Prevalence of short peer reviews in leading general medical journals: a study of peer-review length at The BMJ, PLOS Medicine, and BMC Medicine

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High-quality peer reviews are often thought to be essential to ensuring the integrity of the scientific publication process but measuring peer review quality is challenging. Although imperfect, review word count could serve as a simple, objective metric of review quality. We aimed to examine the prevalence of very short reviews and how often they inform editorial decisions on research articles in leading general medical journals.


We compiled a data set of peer reviews from published full-length original research articles in The BMJ, BMC Medicine, and PLOS Medicine for the years 2003 to 2022. In our primary analyses, we used a threshold of <200 words to calculate the prevalence of very short reviews. In secondary analyses, we also used thresholds of <100 and <300 words. In addition to disaggregating results by journal and year, we plotted the proportion of articles for which the first editorial decision was made based on a set of peer reviews in which very short reviews constituted 100%, ≥50%, ≥33%, or ≥20% of the reviews.


In this sample of 11,466 reviews corresponding to 4,038 published articles, the median review word count was 425 (Interquartile Range=253–675), and the mean was 520 (Standard Deviation=401). The overall prevalence of very short (<200 words) reviews was 17.1% [95% CI: 16.4%–17.8%]. Across the three journals, 20.9% [95% CI: 19.6%–22.2%] of initial editorial decisions were based on review sets containing ≥50% very short reviews. The prevalence of very short reviews and share of editorial decisions based on review sets containing ≥50% very short reviews was highest for BMC Medicine at 26.8% [95% CI: 25.1%–28.5%] and lowest for The BMJ at 7.3% [95% CI: 5.7%–8.9%].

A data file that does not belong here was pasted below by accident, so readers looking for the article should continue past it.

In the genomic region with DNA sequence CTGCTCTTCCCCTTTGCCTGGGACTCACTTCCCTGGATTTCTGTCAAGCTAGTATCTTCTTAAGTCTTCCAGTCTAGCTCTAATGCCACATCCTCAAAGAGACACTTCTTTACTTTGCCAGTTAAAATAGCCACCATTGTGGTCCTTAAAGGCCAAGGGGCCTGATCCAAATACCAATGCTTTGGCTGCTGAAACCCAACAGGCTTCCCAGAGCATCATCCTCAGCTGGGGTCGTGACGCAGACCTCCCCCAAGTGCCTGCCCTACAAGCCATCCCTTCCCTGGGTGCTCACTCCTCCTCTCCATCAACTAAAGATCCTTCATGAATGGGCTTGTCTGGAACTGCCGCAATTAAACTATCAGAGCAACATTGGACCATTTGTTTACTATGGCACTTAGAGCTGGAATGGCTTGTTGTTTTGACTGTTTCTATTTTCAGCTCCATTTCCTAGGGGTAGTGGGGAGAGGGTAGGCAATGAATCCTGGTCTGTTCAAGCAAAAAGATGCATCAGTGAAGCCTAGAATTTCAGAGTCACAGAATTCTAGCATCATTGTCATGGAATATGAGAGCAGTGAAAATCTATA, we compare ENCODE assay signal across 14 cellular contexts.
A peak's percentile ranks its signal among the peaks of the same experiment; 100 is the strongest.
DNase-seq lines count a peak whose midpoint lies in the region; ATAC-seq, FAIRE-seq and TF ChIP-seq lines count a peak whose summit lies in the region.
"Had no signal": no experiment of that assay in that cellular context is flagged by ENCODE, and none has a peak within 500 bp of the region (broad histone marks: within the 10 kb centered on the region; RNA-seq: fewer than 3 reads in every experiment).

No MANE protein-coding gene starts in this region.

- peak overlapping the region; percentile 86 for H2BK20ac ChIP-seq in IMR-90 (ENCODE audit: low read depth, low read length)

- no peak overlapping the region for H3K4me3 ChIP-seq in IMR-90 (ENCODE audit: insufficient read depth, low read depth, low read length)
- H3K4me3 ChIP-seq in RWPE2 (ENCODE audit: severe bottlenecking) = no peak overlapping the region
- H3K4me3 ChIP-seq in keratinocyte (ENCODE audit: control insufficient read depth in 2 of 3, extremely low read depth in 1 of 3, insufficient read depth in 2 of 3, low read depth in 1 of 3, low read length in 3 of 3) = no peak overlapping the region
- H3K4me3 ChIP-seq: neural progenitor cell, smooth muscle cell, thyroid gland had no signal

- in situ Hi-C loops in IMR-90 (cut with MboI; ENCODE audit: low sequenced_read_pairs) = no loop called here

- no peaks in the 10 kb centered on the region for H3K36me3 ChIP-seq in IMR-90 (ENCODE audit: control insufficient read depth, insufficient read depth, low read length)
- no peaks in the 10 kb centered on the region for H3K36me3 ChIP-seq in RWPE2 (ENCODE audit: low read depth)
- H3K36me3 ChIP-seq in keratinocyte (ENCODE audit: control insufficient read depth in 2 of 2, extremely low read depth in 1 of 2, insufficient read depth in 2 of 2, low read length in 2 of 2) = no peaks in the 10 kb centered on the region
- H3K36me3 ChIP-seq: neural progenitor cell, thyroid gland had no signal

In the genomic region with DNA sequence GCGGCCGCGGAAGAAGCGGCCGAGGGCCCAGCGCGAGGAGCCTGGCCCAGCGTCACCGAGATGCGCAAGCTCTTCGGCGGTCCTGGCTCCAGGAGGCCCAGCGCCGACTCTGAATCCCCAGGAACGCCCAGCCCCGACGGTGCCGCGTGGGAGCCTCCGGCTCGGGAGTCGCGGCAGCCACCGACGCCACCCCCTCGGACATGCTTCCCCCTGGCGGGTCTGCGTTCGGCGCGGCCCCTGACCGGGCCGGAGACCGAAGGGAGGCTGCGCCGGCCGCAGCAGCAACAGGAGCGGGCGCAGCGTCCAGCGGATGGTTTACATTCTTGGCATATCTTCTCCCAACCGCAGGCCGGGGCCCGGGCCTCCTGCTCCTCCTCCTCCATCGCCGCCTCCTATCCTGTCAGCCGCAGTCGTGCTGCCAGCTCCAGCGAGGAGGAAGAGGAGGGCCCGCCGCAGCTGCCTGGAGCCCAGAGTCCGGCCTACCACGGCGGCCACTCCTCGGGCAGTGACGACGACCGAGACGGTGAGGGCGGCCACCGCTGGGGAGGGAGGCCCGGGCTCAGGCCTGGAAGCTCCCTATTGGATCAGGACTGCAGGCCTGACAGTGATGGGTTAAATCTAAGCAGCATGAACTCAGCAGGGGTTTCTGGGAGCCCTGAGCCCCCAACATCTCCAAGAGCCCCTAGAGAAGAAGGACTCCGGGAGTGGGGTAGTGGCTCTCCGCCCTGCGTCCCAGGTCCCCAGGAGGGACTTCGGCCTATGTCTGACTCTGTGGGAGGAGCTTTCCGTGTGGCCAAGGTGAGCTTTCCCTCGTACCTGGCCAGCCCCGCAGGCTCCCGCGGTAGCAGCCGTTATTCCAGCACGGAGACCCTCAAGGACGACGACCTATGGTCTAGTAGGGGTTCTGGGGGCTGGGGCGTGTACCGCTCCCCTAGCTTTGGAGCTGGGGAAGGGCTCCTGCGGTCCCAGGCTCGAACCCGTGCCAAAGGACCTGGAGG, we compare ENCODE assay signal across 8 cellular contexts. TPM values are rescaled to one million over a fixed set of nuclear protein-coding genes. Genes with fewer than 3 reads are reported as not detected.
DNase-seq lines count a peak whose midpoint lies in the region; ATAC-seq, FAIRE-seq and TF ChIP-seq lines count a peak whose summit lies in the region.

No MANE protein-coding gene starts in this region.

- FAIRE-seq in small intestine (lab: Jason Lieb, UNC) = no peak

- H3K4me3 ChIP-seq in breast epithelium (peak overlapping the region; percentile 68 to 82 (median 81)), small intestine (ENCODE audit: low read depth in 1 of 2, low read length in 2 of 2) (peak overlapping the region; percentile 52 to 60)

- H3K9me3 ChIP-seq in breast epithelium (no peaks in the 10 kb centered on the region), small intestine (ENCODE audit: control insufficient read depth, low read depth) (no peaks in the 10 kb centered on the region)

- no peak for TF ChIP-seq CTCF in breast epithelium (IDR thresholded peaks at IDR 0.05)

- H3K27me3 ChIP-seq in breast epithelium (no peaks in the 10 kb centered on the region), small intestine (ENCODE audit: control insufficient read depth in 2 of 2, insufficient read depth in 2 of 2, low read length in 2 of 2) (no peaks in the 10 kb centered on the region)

A substantial proportion of initial editorial decisions for published articles in these three leading general medical journals was based on peer reviews of such short length that they were unlikely to be of high quality. Future research should determine whether monitoring peer review length is a useful approach to improving the quality of the peer review process and which interventions, such as incentives and norm-based interventions, are most effective in soliciting more detailed reviews.

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